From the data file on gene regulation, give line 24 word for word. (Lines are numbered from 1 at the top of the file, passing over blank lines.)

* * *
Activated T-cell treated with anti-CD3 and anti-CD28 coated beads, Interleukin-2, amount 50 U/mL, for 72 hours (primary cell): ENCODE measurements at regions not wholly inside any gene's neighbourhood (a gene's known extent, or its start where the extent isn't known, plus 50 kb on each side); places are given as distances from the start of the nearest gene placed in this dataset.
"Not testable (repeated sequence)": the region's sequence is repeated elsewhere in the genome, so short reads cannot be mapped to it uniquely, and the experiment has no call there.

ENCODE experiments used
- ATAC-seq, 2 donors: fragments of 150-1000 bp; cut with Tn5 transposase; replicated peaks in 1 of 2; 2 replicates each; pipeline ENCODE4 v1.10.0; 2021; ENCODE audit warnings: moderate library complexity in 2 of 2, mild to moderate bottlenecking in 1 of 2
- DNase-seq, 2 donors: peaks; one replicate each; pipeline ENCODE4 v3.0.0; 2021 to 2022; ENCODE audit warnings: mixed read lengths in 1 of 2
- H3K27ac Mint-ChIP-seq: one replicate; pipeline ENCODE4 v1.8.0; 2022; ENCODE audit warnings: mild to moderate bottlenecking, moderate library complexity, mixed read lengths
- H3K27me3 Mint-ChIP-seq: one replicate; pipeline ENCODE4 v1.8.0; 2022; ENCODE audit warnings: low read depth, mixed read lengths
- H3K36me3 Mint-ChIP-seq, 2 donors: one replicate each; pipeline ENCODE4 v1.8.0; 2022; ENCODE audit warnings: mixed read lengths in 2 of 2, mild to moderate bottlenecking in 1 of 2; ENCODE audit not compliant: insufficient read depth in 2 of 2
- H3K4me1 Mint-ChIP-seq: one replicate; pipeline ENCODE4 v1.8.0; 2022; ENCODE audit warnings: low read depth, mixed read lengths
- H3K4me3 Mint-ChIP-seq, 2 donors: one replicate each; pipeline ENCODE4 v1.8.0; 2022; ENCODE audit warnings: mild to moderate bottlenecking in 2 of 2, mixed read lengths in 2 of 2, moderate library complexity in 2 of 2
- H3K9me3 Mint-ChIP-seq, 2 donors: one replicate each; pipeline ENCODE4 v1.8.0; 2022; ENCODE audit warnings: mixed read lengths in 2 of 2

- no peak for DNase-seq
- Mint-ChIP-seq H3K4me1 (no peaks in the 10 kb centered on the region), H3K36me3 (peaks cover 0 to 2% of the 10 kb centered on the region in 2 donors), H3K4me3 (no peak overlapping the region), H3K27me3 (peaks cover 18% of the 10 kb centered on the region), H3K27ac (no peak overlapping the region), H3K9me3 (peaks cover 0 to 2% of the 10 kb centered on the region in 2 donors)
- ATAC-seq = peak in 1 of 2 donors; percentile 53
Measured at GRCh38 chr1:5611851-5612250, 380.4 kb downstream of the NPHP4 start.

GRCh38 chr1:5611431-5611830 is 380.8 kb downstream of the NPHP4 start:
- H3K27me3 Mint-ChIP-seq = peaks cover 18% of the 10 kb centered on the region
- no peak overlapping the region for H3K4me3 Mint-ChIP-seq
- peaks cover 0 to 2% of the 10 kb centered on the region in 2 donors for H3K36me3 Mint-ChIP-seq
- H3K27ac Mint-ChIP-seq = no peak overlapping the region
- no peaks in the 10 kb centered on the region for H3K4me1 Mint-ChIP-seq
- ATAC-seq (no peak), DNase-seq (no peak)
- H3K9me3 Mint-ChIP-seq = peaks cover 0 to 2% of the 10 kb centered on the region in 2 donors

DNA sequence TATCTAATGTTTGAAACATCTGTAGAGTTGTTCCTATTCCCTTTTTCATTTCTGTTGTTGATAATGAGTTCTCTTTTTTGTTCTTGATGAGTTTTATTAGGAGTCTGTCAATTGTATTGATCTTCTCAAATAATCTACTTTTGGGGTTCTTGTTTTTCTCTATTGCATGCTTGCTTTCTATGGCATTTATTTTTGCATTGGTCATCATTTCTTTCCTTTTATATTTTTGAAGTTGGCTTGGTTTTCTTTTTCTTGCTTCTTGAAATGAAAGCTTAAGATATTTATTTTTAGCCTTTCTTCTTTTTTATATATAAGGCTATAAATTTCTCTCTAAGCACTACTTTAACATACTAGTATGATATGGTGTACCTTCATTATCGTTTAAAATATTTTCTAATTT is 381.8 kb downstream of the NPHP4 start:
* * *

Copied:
DNA sequence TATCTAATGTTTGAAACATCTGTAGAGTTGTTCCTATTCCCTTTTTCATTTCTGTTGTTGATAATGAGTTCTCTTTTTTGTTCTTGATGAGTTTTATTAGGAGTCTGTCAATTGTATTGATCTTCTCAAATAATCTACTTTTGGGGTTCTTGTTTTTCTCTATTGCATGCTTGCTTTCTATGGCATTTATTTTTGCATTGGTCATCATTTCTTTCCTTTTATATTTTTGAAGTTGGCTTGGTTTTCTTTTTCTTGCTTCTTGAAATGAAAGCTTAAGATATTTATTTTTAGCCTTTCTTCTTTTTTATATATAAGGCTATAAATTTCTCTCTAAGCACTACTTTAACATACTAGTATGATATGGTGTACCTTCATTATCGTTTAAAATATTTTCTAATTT is 381.8 kb downstream of the NPHP4 start: